BUDAPEST (Reuters) - Hungary plans to pass a law to allow the extended detention or rapid deportation of illegal immigrants, to avoid becoming a “camp” for economic migrants, Prime Minister Viktor Orban said on Friday.
Hungary is experiencing a surge of illegal entries from the south, mostly from impoverished Kosovo, the source of 10,000 asylum applications in January alone.
Most apply for asylum to stave off immediate deportation and secure their release. While their applications are being processed, they give immigration authorities the slip and push on westwards through the EU’s borderless Schengen zone.
Orban told public Kossuth radio that Austria and Germany, where most of the migrants are heading, would tighten their own rules within months and the migrants would then remain in Hungary.
“If then we do not have laws that allow us to detain them immediately and deport them back, then Hungary will become a camp for economic migrants,” he added. “This must be avoided.”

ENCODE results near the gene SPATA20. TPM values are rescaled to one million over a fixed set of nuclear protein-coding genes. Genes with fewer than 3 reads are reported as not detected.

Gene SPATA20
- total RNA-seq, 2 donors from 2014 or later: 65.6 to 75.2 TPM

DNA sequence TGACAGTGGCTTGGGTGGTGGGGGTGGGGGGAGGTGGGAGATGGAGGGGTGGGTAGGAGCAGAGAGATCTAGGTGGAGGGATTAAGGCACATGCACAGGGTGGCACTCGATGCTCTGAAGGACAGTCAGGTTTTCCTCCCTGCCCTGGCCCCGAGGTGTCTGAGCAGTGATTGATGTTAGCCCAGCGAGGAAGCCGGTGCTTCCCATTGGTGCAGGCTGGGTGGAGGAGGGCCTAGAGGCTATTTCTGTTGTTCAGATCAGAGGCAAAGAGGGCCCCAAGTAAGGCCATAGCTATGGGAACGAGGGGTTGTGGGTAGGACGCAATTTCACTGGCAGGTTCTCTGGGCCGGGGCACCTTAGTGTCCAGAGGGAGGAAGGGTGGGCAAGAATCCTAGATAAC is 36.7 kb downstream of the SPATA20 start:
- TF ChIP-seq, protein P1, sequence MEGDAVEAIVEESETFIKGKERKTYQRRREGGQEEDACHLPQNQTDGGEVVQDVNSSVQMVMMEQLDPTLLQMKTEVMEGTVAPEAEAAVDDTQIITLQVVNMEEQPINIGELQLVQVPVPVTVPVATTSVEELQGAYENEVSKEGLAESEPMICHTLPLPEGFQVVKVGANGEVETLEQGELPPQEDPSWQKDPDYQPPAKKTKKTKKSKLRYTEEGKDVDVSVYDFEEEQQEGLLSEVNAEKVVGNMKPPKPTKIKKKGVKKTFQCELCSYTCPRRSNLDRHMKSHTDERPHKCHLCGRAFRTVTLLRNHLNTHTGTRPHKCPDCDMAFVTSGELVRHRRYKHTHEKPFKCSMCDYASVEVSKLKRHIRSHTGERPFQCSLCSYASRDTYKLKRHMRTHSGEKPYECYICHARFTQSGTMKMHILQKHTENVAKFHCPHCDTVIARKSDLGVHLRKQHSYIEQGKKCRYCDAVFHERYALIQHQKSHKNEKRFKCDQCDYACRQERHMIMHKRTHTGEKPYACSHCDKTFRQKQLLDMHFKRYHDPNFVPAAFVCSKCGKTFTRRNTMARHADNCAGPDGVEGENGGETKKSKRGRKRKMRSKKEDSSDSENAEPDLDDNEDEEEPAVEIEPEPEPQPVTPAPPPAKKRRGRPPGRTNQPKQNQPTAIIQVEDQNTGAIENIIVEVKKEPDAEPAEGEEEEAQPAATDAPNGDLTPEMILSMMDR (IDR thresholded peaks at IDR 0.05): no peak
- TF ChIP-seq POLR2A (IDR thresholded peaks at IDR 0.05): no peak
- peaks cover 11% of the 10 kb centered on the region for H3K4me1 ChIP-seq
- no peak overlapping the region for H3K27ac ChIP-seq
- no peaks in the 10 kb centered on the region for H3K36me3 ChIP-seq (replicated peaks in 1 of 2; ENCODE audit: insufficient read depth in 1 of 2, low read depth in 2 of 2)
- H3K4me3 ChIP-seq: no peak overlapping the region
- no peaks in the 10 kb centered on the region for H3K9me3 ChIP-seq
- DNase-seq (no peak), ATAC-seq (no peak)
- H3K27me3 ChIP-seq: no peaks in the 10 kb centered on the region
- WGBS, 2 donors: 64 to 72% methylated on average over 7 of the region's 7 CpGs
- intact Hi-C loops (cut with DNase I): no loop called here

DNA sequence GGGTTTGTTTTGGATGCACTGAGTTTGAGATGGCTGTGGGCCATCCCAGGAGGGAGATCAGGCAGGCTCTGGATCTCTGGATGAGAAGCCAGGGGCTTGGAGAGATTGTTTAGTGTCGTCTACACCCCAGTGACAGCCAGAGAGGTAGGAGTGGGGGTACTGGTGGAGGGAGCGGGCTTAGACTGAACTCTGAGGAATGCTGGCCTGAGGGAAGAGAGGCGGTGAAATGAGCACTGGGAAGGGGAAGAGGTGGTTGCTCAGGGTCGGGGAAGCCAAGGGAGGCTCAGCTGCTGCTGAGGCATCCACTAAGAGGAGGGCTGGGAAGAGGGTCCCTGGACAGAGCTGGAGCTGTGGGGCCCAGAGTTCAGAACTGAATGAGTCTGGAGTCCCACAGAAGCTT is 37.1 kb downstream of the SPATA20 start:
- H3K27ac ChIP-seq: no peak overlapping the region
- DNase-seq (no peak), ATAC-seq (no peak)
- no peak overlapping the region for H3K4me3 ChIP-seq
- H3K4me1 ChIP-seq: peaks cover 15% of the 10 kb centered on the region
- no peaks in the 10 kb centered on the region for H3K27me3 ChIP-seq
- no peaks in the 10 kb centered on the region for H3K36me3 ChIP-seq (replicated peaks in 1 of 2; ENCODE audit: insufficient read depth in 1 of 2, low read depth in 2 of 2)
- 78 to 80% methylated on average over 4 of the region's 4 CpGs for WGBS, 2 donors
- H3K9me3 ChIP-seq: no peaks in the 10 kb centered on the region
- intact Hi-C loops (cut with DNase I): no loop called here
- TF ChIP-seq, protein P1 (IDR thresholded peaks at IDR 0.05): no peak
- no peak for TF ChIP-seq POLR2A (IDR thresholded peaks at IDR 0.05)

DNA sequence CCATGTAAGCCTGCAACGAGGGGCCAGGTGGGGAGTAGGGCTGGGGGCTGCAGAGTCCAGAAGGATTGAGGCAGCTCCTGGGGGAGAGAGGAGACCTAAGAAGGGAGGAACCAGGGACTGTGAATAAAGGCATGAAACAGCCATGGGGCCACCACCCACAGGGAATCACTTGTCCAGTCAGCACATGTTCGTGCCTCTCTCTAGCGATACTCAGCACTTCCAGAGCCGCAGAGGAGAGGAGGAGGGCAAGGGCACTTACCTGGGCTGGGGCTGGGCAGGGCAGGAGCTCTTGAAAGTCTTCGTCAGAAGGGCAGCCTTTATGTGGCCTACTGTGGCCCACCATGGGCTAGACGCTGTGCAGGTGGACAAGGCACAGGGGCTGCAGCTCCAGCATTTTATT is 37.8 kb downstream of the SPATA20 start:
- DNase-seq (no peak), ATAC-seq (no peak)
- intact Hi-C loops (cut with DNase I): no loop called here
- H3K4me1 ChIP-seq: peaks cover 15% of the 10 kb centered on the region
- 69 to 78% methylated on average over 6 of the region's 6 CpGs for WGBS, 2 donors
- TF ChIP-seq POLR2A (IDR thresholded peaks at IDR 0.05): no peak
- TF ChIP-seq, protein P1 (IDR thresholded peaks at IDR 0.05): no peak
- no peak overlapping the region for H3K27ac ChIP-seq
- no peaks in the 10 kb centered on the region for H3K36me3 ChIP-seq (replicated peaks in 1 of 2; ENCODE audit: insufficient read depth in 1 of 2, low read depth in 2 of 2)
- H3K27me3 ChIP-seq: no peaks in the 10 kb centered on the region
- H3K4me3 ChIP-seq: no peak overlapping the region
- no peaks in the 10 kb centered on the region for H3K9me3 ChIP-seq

Antal Rogan, parliamentary leader of Orban’s Fidesz party, last Friday floated the idea of keeping asylum seekers in detention until their applications were assessed, and expelling rejected applicants with immediate effect.
Almost all are likely to be viewed as economic migrants with no claim to asylum; Germany rejected about 99 percent of applications from Kosovars last year.
Germany said on Thursday that it was sending police officers to Hungary’s porous border with Serbia, where most of the Kosovars cross, to help control the surge of immigrants.
The Kosovars, frustrated by continued poverty and unemployment 15 years after breaking away from Serbia, are taking advantage of the fact that Serbia has made it easier for them to leave by recognizing their travel papers.
Reporting by Krisztina Than; Editing by Kevin Liffey
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